Why did Godric Gryffindor’s sword sit in Dumbledore’s office? It doesn’t seem to have appeared there or anywhere else before Harry pulled it out of the Hat. Did Dumbledore have it before and we simply weren’t told of it? Did it come to the aid of Dumbledore when he was fighting Grindelwald? Or was it waiting for someone else to come along? Dumbledore could certainly be seen to be carrying on Gryffindor’s legacy of courage and wise rule “with God.” Is Harry meant to be the next great leader of wizardkind, in the same fashion as Dumbledore? Did Harry pull the Sword of Gryffindor out of the Hat for the same reasons that the future King Arthur pulled Excalibur out of the rock? Because he carries within him a power that is unique and strong enough “rule with God,” no matter what? I believe that the Sword will figure prominently again. While it’s possible, as some readers have suggested, that it is the Mystery Horcrux, I tend to think not. As sensitive as Dumbledore was to magic, I find it hard to believe that he could have held that sword in his hands and not realized it was a Horcrux – or at least that there was more than Gryffindor’s traces of magic about it. I rather see it as an ally in Harry’s quest. Will it sit in the Head’s Office until Harry needs it in a crisis and come to him magically at that time? Or did Dumbledore have it all along, and will it be bequeathed to Harry at the beginning of the book, to travel with him and aid him on his quest? To give him Heart?

Brave Gryffindor From Wild Moor

Gryffindor is described as coming from ‘wild moor.’ Interestingly, the moorlands of Great Britain (according to Wikipedia) are found mostly in the north and west. Their climate is colder and wetter than traditional, dry heathlands. So, though they produce a great deal of heather, they also grow a wide variety of flora and fauna – including, interestingly, a breed of falcon called Merlin. Wikipedia specifically states that reptiles are few, since the weather is cooler and wetter than heathlands – not a place for serpents.

And there is another interesting corollary: the Finchale and Durham areas of northeastern England, where St. Godric became a hermit and where pilgrims traveled in hopes of speaking with him, are in the middle of England’s northern moorlands. Could the village of Godric’s Hollow be in one of Gryffindor’s wild moors? Might it be in Finchale? We know that Hagrid had to fly over Bristol to get Harry from Godric’s Hollow to Privet Drive, but we don’t know if he came straight from Godric’s Hollow or made a detour to Wales for some yet-to-be-divulged reason. So, we really cannot begin to speculate where Godric’s Hollow actually is. However, I expect it to be in moorland. Harry intends to go to Godric’s Hollow. We have all speculated what he might learn of James and Lily there. I also wonder what he might learn about his House Founder.

The Legacy of Godric Gryffindor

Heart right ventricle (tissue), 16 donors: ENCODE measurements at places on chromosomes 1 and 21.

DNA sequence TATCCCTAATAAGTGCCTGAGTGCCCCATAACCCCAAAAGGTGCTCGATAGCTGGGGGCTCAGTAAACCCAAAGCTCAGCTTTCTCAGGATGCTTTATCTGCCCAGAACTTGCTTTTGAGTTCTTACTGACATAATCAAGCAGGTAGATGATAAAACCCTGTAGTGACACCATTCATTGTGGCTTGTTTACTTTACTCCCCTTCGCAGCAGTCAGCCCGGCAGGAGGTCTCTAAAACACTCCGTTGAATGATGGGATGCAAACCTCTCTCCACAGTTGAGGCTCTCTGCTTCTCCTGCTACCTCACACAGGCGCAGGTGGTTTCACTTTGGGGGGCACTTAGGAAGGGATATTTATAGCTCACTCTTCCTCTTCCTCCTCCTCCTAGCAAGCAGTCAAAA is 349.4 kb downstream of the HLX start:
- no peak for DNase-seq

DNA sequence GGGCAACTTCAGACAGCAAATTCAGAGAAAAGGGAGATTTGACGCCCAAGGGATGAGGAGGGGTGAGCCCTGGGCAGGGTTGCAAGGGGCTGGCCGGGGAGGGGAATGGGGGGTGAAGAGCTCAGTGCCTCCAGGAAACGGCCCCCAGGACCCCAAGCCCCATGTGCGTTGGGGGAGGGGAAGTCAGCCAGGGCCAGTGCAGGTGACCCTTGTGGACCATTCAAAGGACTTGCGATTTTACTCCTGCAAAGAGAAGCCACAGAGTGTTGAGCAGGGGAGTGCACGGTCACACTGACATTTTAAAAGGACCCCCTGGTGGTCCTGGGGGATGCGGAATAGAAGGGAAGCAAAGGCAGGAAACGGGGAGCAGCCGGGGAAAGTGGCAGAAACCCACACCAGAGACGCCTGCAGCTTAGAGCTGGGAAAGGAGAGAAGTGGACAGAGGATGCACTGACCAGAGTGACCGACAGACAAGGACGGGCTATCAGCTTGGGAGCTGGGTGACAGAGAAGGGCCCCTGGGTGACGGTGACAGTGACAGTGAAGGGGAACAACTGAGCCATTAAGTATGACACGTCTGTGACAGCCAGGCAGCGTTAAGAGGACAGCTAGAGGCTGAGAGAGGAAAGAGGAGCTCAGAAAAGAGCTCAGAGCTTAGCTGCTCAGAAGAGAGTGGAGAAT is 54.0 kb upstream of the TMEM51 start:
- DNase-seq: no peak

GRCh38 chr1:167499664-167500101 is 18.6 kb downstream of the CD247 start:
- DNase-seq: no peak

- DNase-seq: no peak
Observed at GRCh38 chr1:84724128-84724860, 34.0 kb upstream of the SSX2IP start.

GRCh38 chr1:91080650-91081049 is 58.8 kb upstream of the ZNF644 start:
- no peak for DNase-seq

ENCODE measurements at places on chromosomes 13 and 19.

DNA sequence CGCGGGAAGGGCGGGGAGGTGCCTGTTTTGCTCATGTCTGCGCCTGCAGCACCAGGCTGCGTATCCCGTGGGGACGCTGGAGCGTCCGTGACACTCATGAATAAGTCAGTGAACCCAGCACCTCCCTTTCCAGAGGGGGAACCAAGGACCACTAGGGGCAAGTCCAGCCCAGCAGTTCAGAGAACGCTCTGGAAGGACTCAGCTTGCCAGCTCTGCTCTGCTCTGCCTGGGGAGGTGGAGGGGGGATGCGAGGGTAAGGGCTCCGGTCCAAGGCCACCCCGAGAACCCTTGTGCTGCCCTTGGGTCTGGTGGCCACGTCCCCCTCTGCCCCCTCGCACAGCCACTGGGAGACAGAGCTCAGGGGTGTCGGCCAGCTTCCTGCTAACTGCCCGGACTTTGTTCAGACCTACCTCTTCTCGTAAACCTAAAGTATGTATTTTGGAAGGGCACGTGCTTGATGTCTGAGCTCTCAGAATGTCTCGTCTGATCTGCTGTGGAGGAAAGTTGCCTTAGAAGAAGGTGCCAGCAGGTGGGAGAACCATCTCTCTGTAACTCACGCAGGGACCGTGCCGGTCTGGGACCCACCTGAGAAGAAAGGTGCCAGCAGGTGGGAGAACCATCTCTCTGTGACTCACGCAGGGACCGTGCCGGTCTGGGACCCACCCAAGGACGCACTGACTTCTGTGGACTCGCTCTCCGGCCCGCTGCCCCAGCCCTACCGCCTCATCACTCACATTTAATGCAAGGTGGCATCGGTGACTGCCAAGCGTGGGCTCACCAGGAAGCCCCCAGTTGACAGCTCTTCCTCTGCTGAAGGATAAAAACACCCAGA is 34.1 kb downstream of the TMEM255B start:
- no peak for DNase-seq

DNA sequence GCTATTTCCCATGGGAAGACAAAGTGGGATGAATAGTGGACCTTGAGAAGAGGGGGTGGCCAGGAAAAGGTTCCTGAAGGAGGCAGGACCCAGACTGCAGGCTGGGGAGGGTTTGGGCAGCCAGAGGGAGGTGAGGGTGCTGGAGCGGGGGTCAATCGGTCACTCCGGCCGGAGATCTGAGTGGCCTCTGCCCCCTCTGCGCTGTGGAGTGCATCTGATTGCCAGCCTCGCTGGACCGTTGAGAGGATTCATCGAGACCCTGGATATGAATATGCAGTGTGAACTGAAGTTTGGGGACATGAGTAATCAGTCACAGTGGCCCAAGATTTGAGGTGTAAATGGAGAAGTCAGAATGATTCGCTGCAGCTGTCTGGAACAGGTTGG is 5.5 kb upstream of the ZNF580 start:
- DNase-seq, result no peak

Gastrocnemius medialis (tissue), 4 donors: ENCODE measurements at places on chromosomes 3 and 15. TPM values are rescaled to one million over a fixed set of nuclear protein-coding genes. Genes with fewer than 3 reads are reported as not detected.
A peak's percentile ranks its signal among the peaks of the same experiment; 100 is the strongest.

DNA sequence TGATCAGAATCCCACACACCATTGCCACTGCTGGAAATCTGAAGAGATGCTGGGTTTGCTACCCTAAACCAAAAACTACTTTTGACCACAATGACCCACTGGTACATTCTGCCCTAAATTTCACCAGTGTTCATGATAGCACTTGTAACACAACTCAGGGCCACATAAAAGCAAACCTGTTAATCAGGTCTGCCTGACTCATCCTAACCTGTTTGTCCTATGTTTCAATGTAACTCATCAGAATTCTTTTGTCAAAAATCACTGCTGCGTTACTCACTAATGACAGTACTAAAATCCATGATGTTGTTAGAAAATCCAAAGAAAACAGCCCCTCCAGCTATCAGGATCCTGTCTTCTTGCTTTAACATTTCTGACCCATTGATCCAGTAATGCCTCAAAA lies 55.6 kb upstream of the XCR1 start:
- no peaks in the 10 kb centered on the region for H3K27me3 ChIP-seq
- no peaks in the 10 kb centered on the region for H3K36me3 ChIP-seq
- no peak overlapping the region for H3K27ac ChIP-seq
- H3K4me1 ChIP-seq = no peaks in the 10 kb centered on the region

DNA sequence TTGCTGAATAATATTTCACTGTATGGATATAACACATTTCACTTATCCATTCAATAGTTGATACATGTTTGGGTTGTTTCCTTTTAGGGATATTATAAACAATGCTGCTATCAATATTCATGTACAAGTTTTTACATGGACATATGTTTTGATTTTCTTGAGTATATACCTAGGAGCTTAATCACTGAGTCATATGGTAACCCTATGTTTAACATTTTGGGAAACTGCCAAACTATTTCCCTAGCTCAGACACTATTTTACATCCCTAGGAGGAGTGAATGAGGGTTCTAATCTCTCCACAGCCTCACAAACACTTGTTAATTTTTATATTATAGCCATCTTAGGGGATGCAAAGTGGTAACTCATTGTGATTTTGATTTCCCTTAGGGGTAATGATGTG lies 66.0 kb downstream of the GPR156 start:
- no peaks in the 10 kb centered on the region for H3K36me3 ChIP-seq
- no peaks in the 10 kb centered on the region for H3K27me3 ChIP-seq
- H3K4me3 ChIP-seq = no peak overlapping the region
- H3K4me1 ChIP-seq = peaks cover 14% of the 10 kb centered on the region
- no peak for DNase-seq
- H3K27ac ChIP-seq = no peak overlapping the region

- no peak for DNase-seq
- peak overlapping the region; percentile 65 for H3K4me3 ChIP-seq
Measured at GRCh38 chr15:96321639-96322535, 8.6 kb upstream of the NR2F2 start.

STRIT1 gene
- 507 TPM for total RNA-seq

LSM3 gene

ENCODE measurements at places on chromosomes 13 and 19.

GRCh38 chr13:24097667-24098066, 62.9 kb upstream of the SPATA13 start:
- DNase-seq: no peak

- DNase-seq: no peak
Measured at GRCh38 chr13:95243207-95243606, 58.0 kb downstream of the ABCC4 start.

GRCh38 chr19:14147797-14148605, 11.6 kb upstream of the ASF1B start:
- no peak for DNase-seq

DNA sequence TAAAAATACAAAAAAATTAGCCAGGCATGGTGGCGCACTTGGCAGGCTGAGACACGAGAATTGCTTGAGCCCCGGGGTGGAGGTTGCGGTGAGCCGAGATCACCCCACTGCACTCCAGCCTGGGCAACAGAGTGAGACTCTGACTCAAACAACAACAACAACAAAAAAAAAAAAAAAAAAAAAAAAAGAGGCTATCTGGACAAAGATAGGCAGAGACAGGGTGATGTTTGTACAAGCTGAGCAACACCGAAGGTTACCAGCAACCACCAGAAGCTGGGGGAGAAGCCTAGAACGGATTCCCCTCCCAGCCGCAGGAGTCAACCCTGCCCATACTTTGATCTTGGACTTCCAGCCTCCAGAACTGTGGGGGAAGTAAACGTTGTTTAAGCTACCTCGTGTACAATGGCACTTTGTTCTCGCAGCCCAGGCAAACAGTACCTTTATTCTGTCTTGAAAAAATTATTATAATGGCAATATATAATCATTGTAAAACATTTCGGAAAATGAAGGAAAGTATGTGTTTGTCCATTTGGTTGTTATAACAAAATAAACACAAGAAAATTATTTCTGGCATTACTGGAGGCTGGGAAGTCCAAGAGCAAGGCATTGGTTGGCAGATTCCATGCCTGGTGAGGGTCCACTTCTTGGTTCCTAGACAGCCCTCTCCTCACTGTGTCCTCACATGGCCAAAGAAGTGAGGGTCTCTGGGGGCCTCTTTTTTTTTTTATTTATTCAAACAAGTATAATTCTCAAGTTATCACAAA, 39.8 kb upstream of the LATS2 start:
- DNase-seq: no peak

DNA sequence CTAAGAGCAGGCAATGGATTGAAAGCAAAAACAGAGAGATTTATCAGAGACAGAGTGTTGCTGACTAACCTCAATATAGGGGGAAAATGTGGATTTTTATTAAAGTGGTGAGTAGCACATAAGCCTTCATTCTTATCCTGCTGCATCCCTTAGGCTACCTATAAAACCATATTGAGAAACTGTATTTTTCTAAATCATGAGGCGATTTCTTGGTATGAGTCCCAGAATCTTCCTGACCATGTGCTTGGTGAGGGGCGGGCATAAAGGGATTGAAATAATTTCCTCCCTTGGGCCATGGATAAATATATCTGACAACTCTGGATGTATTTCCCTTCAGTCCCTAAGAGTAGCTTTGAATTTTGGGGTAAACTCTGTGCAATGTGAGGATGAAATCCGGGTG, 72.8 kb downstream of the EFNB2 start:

Who is to say that bloodline is what would make Harry the Heir of Gryffindor? What if the Heir of Gryffindor is decided not by bloodline, but by Heart: Courage? Perhaps there are no more living wizards who are related by blood to Godric Gryffindor. Or perhaps there are many. Harry could even be one of them. But perhaps, in order to become the Heir of Gryffindor, there is another qualification: the Courage of Godric Gryffindor. A Courage that is deeper, stronger and more profound than that of any other wizard. And perhaps Voldemort, who will do anything to stay alive, will somehow, in some way, miscalculate that Courage. Or, perhaps he will be unable to withstand a confrontation with that profound Love and Courage, much as he was unable to withstand possessing Harry in the Ministry.

While Those Who Remain…

I don’t believe that the idea of the Heir of Gryffindor will be prominent in the last book, the way the Heir of Slytherin was prominent in CoS. Perhaps the actual title will never even be used. But I do think it’s probable that Harry will carry on a legacy that Dumbledore carried on before him. I believe that Harry will live and carry into the wizarding world the inner strength to be a leader in the same vein as Godric Gryffindor. And Harry’s Courage, so important in every book in the series, will have a major impact on his final confrontation with Voldemort. The Courage that Harry needs goes beyond the sheer guts to wield a sword and fly into the face of danger, though that will be part of it. I suspect that Harry will complete the transformation that Dumbledore helped him to begin over the past six years: he will learn to rule wisely, bravely and with God. Dumbledore will notbe dead, nor will Gryffindor. Because, as Dumbledore said, he will never be gone while those who remain are loyal to him. By embracing the values and legacy of Gryffindor and Dumbledore, Harry keeps them both very much alive, in himself and the world around him. Dumbledore was right in OotP – it was Harry’s strong heart that saved him – his Coeur de Lyon. Perhaps, being the true Gryffindor that he is, it will be strong enough to save the world.